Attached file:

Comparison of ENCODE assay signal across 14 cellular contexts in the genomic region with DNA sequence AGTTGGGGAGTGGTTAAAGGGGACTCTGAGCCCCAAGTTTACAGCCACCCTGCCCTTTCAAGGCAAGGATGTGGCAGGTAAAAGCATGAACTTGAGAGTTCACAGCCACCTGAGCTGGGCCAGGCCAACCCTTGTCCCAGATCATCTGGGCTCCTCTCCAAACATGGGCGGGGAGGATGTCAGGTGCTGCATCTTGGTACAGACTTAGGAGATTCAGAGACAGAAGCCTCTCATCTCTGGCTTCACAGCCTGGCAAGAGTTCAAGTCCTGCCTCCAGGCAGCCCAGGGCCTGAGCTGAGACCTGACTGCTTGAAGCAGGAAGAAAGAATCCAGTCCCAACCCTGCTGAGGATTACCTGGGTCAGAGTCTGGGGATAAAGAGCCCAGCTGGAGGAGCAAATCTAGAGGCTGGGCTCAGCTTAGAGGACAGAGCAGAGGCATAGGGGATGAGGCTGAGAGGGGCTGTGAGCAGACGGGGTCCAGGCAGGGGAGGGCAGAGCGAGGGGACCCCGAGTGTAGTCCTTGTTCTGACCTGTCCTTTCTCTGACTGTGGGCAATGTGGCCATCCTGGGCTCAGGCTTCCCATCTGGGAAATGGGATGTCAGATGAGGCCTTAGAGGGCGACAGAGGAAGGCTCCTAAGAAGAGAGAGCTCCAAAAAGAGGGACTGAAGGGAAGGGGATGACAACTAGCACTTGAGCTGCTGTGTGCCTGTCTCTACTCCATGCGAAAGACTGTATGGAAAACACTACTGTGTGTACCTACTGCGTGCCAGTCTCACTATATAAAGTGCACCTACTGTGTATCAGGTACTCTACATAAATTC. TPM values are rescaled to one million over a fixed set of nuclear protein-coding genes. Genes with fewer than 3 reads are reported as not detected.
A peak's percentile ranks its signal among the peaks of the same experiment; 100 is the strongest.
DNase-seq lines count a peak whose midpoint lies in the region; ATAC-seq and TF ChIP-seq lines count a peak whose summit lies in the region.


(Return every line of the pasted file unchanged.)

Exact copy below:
Comparison of ENCODE assay signal across 14 cellular contexts in the genomic region with DNA sequence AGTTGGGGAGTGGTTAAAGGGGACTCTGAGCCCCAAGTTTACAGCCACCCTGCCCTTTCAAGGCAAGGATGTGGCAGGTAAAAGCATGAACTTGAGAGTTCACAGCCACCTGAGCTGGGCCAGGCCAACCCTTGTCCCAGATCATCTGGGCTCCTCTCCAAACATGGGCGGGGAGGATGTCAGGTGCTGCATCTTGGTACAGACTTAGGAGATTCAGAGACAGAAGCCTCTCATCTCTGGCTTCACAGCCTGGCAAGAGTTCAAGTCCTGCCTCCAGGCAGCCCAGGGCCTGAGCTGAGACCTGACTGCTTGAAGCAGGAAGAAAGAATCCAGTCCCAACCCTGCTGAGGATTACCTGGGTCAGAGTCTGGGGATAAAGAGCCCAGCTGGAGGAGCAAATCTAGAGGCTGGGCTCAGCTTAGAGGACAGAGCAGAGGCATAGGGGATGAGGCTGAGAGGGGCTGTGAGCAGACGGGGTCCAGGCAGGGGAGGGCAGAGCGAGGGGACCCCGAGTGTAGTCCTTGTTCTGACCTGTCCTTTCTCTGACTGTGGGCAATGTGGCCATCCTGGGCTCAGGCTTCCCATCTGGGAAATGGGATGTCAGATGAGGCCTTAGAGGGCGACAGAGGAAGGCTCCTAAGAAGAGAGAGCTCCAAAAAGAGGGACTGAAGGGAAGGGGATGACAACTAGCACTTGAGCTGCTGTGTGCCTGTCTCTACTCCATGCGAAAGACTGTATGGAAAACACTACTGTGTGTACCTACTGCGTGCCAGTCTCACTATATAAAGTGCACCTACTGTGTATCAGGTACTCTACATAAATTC. TPM values are rescaled to one million over a fixed set of nuclear protein-coding genes. Genes with fewer than 3 reads are reported as not detected.
A peak's percentile ranks its signal among the peaks of the same experiment; 100 is the strongest.
DNase-seq lines count a peak whose midpoint lies in the region; ATAC-seq and TF ChIP-seq lines count a peak whose summit lies in the region.